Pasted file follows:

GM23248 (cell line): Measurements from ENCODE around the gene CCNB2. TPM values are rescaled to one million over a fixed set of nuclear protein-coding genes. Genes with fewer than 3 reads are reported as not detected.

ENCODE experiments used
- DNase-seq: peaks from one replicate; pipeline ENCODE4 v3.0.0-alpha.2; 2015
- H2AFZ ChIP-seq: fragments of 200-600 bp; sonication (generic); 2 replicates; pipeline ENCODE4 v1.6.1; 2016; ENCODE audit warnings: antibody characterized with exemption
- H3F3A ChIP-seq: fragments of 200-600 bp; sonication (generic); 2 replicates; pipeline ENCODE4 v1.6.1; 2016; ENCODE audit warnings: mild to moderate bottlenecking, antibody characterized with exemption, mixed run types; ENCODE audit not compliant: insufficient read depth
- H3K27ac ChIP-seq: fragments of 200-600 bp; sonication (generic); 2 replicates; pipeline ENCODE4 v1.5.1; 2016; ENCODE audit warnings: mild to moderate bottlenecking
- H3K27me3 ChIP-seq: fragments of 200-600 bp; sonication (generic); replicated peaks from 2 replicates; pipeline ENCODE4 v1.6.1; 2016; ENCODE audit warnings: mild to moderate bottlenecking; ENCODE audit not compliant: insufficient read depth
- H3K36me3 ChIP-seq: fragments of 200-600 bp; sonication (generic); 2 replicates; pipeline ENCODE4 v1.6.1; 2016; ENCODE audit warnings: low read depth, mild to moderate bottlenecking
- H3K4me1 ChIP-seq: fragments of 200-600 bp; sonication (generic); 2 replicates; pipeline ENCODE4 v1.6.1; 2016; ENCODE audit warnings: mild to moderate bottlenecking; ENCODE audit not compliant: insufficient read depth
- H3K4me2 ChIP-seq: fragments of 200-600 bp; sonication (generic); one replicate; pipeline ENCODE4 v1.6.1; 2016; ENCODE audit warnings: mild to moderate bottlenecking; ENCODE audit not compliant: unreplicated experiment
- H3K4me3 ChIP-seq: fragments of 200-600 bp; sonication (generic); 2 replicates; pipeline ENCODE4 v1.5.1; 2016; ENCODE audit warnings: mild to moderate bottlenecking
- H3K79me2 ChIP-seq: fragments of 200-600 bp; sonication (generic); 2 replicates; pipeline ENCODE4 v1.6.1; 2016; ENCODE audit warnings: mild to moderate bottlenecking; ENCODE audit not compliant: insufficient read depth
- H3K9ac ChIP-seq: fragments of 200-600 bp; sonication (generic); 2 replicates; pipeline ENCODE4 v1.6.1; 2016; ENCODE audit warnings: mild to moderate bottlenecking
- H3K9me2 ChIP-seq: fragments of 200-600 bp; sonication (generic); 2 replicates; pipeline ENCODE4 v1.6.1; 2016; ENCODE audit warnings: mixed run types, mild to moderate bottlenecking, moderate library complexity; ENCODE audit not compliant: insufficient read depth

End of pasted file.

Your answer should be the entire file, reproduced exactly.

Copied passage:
GM23248 (cell line): Measurements from ENCODE around the gene CCNB2. TPM values are rescaled to one million over a fixed set of nuclear protein-coding genes. Genes with fewer than 3 reads are reported as not detected.

ENCODE experiments used
- DNase-seq: peaks from one replicate; pipeline ENCODE4 v3.0.0-alpha.2; 2015
- H2AFZ ChIP-seq: fragments of 200-600 bp; sonication (generic); 2 replicates; pipeline ENCODE4 v1.6.1; 2016; ENCODE audit warnings: antibody characterized with exemption
- H3F3A ChIP-seq: fragments of 200-600 bp; sonication (generic); 2 replicates; pipeline ENCODE4 v1.6.1; 2016; ENCODE audit warnings: mild to moderate bottlenecking, antibody characterized with exemption, mixed run types; ENCODE audit not compliant: insufficient read depth
- H3K27ac ChIP-seq: fragments of 200-600 bp; sonication (generic); 2 replicates; pipeline ENCODE4 v1.5.1; 2016; ENCODE audit warnings: mild to moderate bottlenecking
- H3K27me3 ChIP-seq: fragments of 200-600 bp; sonication (generic); replicated peaks from 2 replicates; pipeline ENCODE4 v1.6.1; 2016; ENCODE audit warnings: mild to moderate bottlenecking; ENCODE audit not compliant: insufficient read depth
- H3K36me3 ChIP-seq: fragments of 200-600 bp; sonication (generic); 2 replicates; pipeline ENCODE4 v1.6.1; 2016; ENCODE audit warnings: low read depth, mild to moderate bottlenecking
- H3K4me1 ChIP-seq: fragments of 200-600 bp; sonication (generic); 2 replicates; pipeline ENCODE4 v1.6.1; 2016; ENCODE audit warnings: mild to moderate bottlenecking; ENCODE audit not compliant: insufficient read depth
- H3K4me2 ChIP-seq: fragments of 200-600 bp; sonication (generic); one replicate; pipeline ENCODE4 v1.6.1; 2016; ENCODE audit warnings: mild to moderate bottlenecking; ENCODE audit not compliant: unreplicated experiment
- H3K4me3 ChIP-seq: fragments of 200-600 bp; sonication (generic); 2 replicates; pipeline ENCODE4 v1.5.1; 2016; ENCODE audit warnings: mild to moderate bottlenecking
- H3K79me2 ChIP-seq: fragments of 200-600 bp; sonication (generic); 2 replicates; pipeline ENCODE4 v1.6.1; 2016; ENCODE audit warnings: mild to moderate bottlenecking; ENCODE audit not compliant: insufficient read depth
- H3K9ac ChIP-seq: fragments of 200-600 bp; sonication (generic); 2 replicates; pipeline ENCODE4 v1.6.1; 2016; ENCODE audit warnings: mild to moderate bottlenecking
- H3K9me2 ChIP-seq: fragments of 200-600 bp; sonication (generic); 2 replicates; pipeline ENCODE4 v1.6.1; 2016; ENCODE audit warnings: mixed run types, mild to moderate bottlenecking, moderate library complexity; ENCODE audit not compliant: insufficient read depth